Tom Vanderbilt of Wired recently wrote, "The Echo Nest helps music services from Spotify to Rdio and Rhapsody suggest tunes you'll like. But your playlists also teach its algorithms what movies you'll watch -- and even how you'll vote… The Echo Nest claims it reaches around 100 million listeners per month, by powering music discovery services such as Spotify, Rdio, Rhapsody and VEVO, and delivering musical connections where none may have existed before... Staring at the sprawling projection up on the wall, which resembles Mark Lombardi's unsettlingly internecine drawings of political conspiracies, one finds Polish reggae wedged roughly between Romanian pop and K-hop (or Korean hip-hop), closer in musical space to Chicago soul than it is to Finnish hip-hop."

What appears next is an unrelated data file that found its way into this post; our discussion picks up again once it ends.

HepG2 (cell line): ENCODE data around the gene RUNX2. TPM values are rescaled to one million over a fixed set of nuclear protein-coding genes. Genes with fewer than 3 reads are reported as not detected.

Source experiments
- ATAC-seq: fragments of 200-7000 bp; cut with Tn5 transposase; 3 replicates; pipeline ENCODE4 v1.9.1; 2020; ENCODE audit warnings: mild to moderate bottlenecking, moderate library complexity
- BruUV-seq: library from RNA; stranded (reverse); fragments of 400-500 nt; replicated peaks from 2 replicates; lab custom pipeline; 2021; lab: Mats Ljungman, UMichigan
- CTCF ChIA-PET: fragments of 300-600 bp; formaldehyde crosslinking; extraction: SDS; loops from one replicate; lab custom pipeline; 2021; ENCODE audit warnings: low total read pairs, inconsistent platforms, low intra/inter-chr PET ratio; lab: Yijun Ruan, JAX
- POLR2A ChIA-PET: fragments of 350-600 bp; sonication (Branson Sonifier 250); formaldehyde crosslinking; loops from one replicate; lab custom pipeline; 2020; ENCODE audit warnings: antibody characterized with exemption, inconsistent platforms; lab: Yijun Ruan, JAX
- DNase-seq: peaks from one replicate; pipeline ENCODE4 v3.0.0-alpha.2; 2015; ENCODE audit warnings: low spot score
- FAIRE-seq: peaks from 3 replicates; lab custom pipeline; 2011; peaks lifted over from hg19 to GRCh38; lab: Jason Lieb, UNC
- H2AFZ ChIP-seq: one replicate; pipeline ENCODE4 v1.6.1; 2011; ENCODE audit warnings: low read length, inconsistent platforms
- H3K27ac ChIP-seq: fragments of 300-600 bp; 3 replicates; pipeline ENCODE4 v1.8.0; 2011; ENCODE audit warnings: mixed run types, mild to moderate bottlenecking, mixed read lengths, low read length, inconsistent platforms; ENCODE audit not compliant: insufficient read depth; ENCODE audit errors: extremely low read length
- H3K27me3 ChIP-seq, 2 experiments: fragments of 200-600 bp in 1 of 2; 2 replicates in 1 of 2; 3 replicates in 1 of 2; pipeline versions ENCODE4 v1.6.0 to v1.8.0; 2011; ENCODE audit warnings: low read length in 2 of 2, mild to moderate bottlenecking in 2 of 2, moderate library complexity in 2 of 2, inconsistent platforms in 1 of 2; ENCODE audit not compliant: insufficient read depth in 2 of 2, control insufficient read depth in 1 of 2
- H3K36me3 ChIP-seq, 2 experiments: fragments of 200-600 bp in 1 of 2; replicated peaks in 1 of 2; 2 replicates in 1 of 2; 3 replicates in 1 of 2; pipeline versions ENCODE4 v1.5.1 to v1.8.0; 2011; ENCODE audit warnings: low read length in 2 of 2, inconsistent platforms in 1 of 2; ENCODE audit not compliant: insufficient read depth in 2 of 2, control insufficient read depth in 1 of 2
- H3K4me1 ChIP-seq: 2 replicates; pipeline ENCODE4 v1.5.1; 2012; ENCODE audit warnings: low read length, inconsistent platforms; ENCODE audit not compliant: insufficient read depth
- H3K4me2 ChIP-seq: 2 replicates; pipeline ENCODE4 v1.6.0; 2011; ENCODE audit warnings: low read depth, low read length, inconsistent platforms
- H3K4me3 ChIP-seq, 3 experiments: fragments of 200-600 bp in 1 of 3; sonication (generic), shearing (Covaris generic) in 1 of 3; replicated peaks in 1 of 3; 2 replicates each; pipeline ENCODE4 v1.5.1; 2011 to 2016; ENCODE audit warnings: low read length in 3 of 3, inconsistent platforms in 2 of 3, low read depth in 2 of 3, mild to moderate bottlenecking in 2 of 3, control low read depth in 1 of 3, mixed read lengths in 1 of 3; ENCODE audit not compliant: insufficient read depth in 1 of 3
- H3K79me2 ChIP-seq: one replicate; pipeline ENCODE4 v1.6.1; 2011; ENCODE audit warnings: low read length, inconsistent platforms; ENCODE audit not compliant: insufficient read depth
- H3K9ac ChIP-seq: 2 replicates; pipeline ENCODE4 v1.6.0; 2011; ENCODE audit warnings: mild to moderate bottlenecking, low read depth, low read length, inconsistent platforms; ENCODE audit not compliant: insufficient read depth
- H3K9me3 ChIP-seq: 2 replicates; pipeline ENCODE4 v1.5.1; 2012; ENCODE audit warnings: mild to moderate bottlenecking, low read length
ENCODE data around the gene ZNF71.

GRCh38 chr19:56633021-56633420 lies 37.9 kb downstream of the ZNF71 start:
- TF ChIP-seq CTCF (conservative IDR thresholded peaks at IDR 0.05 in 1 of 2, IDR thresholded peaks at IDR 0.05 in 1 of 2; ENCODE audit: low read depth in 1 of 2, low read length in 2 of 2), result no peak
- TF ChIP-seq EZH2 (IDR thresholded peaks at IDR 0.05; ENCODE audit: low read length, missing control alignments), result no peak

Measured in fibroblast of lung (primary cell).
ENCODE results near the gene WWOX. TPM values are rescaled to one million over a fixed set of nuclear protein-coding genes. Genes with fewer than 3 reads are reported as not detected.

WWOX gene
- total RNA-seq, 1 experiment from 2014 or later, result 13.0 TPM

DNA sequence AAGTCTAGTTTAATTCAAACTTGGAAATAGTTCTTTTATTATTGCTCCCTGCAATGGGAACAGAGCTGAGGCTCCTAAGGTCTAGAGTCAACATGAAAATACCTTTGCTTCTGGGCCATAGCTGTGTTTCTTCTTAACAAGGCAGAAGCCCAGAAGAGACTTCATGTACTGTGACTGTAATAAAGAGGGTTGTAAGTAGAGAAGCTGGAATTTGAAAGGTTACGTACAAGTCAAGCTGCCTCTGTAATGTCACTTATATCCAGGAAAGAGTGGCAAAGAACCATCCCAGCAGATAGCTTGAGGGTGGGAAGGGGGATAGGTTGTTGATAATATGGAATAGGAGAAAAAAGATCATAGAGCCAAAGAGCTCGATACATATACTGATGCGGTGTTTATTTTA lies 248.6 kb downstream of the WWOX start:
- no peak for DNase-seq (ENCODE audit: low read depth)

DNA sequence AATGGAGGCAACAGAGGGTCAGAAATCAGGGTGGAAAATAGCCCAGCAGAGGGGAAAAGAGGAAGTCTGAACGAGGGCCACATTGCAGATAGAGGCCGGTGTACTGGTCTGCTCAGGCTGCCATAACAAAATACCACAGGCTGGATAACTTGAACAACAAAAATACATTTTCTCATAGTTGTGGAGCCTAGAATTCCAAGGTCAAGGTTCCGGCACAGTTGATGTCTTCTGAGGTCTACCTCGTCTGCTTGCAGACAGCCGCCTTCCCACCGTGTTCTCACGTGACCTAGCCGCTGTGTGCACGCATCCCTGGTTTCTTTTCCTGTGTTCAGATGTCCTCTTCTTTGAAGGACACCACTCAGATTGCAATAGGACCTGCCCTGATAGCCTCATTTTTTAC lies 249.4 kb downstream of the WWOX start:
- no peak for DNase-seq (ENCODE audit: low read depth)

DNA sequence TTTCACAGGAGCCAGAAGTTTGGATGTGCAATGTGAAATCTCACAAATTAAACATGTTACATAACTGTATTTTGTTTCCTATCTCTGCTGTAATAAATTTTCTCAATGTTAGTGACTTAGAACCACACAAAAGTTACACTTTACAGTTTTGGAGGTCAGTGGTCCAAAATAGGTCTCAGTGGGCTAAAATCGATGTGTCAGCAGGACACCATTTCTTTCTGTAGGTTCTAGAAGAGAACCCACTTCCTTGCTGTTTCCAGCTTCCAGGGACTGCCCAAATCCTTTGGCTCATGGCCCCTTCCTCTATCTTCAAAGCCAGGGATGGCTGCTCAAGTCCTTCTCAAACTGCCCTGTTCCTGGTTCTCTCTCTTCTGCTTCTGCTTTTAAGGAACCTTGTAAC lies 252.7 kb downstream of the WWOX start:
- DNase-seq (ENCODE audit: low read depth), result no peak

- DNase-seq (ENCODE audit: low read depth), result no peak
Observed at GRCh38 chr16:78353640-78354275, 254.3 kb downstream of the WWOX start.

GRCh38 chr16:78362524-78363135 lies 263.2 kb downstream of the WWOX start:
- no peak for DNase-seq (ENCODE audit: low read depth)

Vanderbilt continues, "These genre clusters are created not by what the artists sound like, but how they are described in the world: on music blogs; in record-company catalogues; on your cousin's Facebook page -- anything The Echo Nest's semantic trawl pulls up. Although to human ears, there is a distinct sound to Polish reggae -- [lead engineer Glenn] McDonald says there is a 'polka-folk melody to some of it', not to mention the lyrics being in Polish -- the distinction is murkier to a computer. There are reggae bands from Bulgaria to Omaha, Nebraska, that would sound, in terms of quantitative audio signal, fairly similar. 'But Polish reggae is clearly a thing,' says McDonald, 'and bands from Bulgaria to Omaha aren't part of it, no matter what they sound like'."
Image: Courtesy The Echo Nest